Let's say you live in Montreal, and you're desperate to move up a rung or two on the apartment ladder. You open your search engine and type in some words that reflect what you hope to accomplish. Something like "rent montreal apartment."
That's just what my friend Melissa Burdon, a Conversion Analyst with Future Now, Inc., did. In under a second, she was staring at over a million results and some pay-per-clicks.
What happened next should give you some serious food for thought when it comes to how you handle the concept of scent in your search engine marketing!
"Scent" is a catchy, suggestive synonym for relevance. The word gets your brain visualizing your customers, sniffers in overdrive, hot on the trail of something that matters to them. That's good, because scent - relevance - is critical to your customers and should be critical to you.
We've been talking about scent a lot lately. We've looked at how one banner ad campaign established and maintained scent from start to finish. We've looked at how one didn't. We've even talked about how you elaborate on scent so you can help different customers stay on your scent trail.
These are mostly push examples of scent: a business creates an ad or email, places it in the path of passersby and hopes folks are interested enough to click through.
But far more often, your customers identify for you the scent trail they want to follow. They try to pull your scent in their direction.
That's exactly what Melissa was trying to do with her keywords when she typed in "rent montreal apartment."
Melissa used specific words that reflected her intentions - the scent trail she wanted to establish. She wanted to rent an apartment in Montreal. A pay-per-click from RealBirdy.com featuring two of the words, in the same order, in her keyword search caught her eye. She clicked through:
Montreal Africa Apartments??? Where the heck is Montreal Africa? Houses for Sale? What's a "Real Estate birdy" anyway? Nada about apartments for rent. Click on the "Montreal Africa Real Estate" tab along the top (the only clickable thing related to her query) and all you get are more paid Google ads, mostly house-related. Where they got "Africa" from is anybody's guess.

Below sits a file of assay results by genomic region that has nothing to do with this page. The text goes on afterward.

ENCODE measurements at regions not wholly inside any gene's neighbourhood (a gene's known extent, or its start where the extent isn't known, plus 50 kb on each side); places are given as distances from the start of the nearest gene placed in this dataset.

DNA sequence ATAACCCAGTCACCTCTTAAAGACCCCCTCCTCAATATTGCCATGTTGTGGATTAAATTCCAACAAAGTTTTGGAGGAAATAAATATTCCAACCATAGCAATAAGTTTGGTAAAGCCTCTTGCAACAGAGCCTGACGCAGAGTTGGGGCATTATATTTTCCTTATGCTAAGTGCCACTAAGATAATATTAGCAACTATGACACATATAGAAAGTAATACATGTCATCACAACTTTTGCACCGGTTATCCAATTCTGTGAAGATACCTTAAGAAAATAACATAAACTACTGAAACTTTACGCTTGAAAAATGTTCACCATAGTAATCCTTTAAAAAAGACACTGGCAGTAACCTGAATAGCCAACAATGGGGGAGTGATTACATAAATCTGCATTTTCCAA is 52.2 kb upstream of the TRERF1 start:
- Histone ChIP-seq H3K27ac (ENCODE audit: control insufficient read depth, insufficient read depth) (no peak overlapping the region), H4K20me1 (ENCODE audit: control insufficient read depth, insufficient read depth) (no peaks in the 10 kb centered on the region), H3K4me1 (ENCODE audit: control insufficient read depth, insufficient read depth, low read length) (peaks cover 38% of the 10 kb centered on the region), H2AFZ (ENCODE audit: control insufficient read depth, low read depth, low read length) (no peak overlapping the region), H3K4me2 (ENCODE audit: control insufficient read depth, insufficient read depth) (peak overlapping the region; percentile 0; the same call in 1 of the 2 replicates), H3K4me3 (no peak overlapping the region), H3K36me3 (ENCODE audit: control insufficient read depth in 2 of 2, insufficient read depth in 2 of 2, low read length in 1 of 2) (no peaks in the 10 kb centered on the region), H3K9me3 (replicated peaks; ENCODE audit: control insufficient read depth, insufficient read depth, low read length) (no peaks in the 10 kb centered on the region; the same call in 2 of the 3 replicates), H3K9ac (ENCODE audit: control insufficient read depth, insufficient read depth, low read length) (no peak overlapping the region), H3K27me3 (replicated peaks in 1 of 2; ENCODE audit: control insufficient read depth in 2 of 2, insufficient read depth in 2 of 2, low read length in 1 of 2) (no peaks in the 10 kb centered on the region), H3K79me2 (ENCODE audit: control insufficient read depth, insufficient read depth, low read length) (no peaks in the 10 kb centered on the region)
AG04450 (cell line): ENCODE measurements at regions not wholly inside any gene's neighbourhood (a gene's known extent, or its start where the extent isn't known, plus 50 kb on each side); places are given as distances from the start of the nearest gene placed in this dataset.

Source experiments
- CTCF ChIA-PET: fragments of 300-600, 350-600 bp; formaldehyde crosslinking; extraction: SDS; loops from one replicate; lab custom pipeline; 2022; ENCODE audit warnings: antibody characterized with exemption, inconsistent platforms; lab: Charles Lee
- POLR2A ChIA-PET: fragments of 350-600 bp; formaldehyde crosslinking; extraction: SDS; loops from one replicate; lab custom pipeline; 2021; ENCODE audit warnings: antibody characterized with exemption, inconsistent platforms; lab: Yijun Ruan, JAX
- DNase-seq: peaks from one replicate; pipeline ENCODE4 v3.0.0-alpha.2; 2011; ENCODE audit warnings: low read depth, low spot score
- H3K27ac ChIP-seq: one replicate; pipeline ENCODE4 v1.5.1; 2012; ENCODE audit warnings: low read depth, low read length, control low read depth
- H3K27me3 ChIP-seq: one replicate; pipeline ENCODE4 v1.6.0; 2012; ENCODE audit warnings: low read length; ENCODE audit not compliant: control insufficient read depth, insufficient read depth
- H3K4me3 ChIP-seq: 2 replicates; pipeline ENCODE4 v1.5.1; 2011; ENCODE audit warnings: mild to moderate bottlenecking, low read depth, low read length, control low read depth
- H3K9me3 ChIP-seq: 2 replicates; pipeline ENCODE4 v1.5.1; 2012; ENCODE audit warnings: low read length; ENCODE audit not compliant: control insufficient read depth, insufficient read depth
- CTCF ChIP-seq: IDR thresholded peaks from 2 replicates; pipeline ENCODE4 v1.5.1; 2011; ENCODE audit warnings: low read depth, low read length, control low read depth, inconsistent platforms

You, my loyal readers, know this is a dead end for Melissa and Real Estate birdy.
However, Melissa noticed the link following the useless paid ads. The copy read:
Below you find all the Web sites we (our human efforts) have reviewed for you. We always try to make sure that these sites are highly relevant for the real estate destination you have selected.
Wow! They personally review these links (yeah, right)! Wondering if there really is a Montreal Africa somewhere on the face of the planet, Melissa clicked on the Amazon link, hand-picked by humans and promising high relevance:
Oh boy! Amazon delivers Bruce Springsteen. Scroll all you want ... neither hide nor hair of the words "Montreal" or "Africa" on this page. High relevance indeed. Talk about a failed scent trail within a failed scent trail.
So what's a poor apartment-hunting Montreal girl to do? It's back to Go and a new quest for the company that can offer up the right scent trail. Except, here are some of the thoughts now living in Melissa's head:
Real Estate birdy loses: they couldn't pick up the scent trail effectively, so they lost a conversion (not that we're clear on how they measure success here)
Real Estate birdy loses: their credibility sucks
Amazon loses: have to rethink how helpful and relevant they really are
On top of that, pay-per-click gets a bad name. How many folks out there click on one of those ads only to discover it was an utter waste of their time? How many times do you think you can frustrate them before they stop clicking?
The scent trails your customers hand you on a silver platter - their keywords - are as valuable as gold. Make sure you don't blow 'em off.